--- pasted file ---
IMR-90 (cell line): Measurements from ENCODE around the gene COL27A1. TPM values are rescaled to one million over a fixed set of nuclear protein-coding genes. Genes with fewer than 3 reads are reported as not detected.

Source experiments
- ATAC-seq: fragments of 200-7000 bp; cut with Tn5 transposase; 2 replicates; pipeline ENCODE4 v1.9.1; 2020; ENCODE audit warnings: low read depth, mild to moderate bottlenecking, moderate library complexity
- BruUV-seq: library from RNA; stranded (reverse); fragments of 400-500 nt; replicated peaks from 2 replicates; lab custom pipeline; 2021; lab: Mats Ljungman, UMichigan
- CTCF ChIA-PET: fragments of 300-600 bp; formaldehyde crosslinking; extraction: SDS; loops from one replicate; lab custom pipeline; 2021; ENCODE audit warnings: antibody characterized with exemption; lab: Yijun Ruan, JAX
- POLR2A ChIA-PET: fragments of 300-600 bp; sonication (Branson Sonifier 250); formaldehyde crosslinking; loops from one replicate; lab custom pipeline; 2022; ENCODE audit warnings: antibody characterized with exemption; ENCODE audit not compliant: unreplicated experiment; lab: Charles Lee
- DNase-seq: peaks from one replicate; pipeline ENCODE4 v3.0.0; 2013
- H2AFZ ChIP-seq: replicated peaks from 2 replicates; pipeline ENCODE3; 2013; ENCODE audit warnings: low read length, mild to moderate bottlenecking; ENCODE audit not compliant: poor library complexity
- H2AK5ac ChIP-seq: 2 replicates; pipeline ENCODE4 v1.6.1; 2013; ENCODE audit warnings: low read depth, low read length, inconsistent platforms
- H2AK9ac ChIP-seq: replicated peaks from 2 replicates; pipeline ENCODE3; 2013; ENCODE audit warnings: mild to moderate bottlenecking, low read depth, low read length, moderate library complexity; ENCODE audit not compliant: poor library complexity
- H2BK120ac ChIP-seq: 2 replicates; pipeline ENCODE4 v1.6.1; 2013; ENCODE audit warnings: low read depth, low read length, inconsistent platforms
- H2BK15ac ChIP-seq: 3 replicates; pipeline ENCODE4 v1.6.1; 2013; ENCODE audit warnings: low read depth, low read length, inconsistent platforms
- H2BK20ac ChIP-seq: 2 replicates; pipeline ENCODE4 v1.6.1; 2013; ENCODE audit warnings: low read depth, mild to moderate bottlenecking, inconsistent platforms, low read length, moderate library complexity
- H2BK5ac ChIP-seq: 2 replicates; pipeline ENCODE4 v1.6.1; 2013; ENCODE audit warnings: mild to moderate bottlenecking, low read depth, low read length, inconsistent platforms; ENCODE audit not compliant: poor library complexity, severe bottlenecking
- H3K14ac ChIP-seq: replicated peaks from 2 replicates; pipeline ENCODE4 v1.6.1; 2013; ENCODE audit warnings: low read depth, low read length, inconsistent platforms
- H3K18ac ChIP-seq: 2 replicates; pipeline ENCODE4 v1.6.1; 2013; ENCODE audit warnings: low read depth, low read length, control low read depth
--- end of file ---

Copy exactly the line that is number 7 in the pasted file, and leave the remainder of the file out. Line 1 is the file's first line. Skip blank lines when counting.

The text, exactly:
- DNase-seq: peaks from one replicate; pipeline ENCODE4 v3.0.0; 2013